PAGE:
The Cost Of U.S. Sanctions On Iran

In a news conference on 10 January 2020, Treasury Secretary Steven Mnuchin and  Secretary of State Mike Pompeo reported that a new wave of sanctions would be placed against Iran. Under executive orders of President Donald Trump, Mnuchin detailed these sanctions to target Iranian construction, textile, mining, and manufacturing sectors. In addition, these sanctions are aimed to target eight senior Iranian officials. Pompeo stated the motive of such sanctions “is to deny the regime the resources to conduct its destructive foreign policy.” In addition Pompeo also declared, “We want Iran to simply behave like a normal nation.”

Such sanctions come two days after multiple airstrikes in Iraq on 8 January 2020 launched at the Al Asad and the Erbil Airbases where the American military is ever present. Such strikes were executed under the military code of Operation Martyr Soleimani, showcasing the motives for the operation inextricably linked to the 3 January 2020 airstrike in Baghdad, which took the life of former Iranian Major General Qasem Soleimani. In addition, just days after Soleimani’s death, Iran announced it would no longer comply with the Iran Nuclear Deal, formally known as Joint Comprehensive Plan of Action (JCPOA). With the trajectory of the conflict in mind, Trump’s plans to implement an embargo on Iran is hardly surprising to the international community. The embargo is supposedly designed to pressure the Iranian government into new nuclear agreements by pushing the already fragile economy to its limits. However, those who pay the highest price for these sanctions are neither Iranian officials nor American politicians, but the civilians.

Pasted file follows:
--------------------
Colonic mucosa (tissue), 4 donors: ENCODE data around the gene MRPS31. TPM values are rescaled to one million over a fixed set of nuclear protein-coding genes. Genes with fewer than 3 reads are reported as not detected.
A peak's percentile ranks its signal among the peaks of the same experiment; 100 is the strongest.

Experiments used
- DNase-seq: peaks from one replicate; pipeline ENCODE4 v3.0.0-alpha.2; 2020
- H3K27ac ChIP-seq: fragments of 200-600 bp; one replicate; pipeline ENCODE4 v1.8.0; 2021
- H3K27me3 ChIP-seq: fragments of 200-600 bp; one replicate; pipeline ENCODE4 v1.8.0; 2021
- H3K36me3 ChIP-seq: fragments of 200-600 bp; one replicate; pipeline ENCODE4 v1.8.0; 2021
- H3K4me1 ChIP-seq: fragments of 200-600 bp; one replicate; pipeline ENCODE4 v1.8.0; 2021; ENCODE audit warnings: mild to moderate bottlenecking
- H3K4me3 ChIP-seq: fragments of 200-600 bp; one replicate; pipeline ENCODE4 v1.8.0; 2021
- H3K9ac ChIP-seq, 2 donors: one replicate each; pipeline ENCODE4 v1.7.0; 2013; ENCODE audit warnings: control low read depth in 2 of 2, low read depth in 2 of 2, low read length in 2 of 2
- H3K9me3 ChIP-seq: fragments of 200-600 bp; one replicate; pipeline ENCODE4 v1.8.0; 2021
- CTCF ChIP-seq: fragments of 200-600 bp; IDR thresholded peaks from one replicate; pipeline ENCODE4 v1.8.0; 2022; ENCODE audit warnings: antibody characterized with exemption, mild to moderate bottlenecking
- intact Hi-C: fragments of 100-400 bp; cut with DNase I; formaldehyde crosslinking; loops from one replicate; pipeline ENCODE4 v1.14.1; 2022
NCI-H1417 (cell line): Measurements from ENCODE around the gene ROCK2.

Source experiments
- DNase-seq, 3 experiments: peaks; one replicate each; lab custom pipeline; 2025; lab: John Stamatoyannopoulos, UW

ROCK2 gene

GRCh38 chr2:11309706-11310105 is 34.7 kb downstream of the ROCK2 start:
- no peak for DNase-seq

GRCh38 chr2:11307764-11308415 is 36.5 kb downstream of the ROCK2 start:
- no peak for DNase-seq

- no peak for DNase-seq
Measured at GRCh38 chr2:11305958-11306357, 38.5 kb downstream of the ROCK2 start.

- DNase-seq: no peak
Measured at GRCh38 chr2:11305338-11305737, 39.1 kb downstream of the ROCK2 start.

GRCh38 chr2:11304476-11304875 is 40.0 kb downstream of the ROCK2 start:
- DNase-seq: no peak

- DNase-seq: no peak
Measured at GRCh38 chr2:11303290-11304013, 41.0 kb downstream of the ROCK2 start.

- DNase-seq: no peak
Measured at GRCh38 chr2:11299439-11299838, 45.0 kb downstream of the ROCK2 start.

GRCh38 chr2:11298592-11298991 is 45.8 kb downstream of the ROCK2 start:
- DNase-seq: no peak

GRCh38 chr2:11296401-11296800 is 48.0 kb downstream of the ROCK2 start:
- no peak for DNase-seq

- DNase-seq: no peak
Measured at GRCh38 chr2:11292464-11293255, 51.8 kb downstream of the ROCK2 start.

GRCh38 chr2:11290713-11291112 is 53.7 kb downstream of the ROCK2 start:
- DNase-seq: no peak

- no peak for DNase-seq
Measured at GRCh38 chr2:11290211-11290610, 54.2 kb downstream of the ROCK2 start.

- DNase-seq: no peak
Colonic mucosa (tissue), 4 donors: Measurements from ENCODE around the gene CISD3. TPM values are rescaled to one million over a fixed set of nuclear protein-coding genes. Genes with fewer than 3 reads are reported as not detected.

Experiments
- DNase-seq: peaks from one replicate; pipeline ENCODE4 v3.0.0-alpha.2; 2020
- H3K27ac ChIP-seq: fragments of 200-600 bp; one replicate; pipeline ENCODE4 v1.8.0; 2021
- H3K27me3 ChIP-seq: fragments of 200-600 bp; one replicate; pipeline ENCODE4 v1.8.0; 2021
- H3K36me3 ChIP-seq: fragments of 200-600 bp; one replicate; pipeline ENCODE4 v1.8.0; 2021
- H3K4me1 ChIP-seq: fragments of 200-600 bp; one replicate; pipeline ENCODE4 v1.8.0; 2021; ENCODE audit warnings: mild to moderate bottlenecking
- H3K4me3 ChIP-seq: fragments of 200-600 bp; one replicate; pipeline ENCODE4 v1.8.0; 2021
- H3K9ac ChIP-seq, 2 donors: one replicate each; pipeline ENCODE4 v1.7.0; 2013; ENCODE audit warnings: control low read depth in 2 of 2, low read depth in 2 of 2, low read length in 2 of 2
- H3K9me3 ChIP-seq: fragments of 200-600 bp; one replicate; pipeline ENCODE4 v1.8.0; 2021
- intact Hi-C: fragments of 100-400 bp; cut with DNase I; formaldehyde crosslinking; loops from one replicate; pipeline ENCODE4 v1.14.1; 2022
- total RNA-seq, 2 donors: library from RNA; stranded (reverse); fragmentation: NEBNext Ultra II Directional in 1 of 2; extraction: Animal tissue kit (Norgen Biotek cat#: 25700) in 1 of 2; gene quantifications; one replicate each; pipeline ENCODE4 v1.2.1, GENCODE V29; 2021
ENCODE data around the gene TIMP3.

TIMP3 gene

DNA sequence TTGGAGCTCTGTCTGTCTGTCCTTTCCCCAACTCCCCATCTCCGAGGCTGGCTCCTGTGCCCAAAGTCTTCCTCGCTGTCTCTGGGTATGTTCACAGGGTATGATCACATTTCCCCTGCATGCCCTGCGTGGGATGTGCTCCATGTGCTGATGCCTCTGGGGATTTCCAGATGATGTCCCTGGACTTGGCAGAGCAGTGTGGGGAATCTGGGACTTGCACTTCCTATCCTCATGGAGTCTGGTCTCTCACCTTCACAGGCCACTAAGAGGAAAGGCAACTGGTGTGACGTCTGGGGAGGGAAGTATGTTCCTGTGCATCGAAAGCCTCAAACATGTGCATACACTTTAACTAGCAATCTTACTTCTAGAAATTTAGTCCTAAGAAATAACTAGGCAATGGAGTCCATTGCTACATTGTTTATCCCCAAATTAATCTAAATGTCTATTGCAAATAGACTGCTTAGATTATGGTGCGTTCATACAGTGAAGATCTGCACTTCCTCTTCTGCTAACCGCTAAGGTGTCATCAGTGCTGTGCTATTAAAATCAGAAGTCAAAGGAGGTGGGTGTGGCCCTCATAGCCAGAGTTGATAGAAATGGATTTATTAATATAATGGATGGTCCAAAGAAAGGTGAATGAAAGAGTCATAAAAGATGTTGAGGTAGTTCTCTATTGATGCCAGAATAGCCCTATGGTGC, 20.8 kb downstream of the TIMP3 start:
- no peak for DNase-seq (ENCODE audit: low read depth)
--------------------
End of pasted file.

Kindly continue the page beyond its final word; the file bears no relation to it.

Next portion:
Sanctions are nothing new in Iran, as the country has been a primary receiver of hostile economic war tactics from the West for years, largely revolving over nuclear weapons agreements. However, 2016 presented a significant turning point as the Obama administration spearheaded a deal that would facilitate the end of years of economic penalties on Iranian economy. That year, Iran’s GDP growth jumped by +13.4 percent, following a  -1.3 percent growth rate in 2015. However, this growth was short lived with the renewal of sanctions by the Trump Administration in August of 2018. In consequence, Iran’s GDP growth in 2018 was -4.8 percent and an estimated -10 percent in 2019. The value of Iran’s currency, the rial, has fallen tremendously. In consequence, prices of regular goods, as well as oil, have skyrocketed. In a recent Washington Post article, How U.S. sanctions are paralyzing the Iranian economy, it was reported that in just one year the “the price of beef and veal has risen from the equivalent of $5.20 per kilogram to $7.70.” Other everyday goods like milk and tea have also seen rises in cost. Overall, the article suggests that the cost of regular goods has almost doubled since 2016. Furthermore, U.S. sanctions have more directly, and indirectly come at a tremendous cost for the average Iranian citizen. Those at the lowest end of the socio-economic scale are at risk of being pushed further into the depth of poverty with the continuation and acceleration of the sanctions. 

The International Monetary Fund has estimated zero growth for this coming year. However, the future of political and economic status in 2020 is yet to be determined. Just a day after announcing the pending sanctions President Donald Trump went to twitter to express the following: “To the brave, long-suffering people of Iran:  I’ve stood with you since the beginning of my Presidency, and my Administration will continue to stand with you.” Although President Trump claims to be with the Iranian people, his actions throughout his presidency have consistently proven otherwise. In order to better ensure the welfare of Iranian citizens, there must be solutions which do not involve pushing the economy to it’s limits. Economic warfare can no longer be overlooked by the international community especially since it comes at the highest cost to civilians. 


The Organization for World Peace